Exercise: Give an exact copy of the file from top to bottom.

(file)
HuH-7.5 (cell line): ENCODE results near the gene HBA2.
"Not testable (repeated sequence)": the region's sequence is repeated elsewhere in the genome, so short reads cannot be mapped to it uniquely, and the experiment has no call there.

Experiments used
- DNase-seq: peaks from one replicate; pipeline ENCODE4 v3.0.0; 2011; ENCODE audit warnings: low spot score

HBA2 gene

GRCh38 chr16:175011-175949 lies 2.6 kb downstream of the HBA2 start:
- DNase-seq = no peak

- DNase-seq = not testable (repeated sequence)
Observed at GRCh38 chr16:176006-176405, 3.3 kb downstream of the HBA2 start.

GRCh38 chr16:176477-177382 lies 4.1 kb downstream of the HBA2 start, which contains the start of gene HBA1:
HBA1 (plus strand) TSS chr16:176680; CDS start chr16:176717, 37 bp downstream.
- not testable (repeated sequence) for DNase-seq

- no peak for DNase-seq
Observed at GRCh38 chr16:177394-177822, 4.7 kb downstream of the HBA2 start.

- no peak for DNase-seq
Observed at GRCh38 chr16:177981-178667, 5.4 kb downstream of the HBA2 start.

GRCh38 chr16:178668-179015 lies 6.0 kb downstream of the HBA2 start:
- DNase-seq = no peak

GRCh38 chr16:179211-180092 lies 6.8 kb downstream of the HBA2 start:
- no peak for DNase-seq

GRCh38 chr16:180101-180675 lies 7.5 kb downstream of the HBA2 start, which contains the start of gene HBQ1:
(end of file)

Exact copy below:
HuH-7.5 (cell line): ENCODE results near the gene HBA2.
"Not testable (repeated sequence)": the region's sequence is repeated elsewhere in the genome, so short reads cannot be mapped to it uniquely, and the experiment has no call there.

Experiments used
- DNase-seq: peaks from one replicate; pipeline ENCODE4 v3.0.0; 2011; ENCODE audit warnings: low spot score

HBA2 gene

GRCh38 chr16:175011-175949 lies 2.6 kb downstream of the HBA2 start:
- DNase-seq = no peak

- DNase-seq = not testable (repeated sequence)
Observed at GRCh38 chr16:176006-176405, 3.3 kb downstream of the HBA2 start.

GRCh38 chr16:176477-177382 lies 4.1 kb downstream of the HBA2 start, which contains the start of gene HBA1:
HBA1 (plus strand) TSS chr16:176680; CDS start chr16:176717, 37 bp downstream.
- not testable (repeated sequence) for DNase-seq

- no peak for DNase-seq
Observed at GRCh38 chr16:177394-177822, 4.7 kb downstream of the HBA2 start.

- no peak for DNase-seq
Observed at GRCh38 chr16:177981-178667, 5.4 kb downstream of the HBA2 start.

GRCh38 chr16:178668-179015 lies 6.0 kb downstream of the HBA2 start:
- DNase-seq = no peak

GRCh38 chr16:179211-180092 lies 6.8 kb downstream of the HBA2 start:
- no peak for DNase-seq

GRCh38 chr16:180101-180675 lies 7.5 kb downstream of the HBA2 start, which contains the start of gene HBQ1: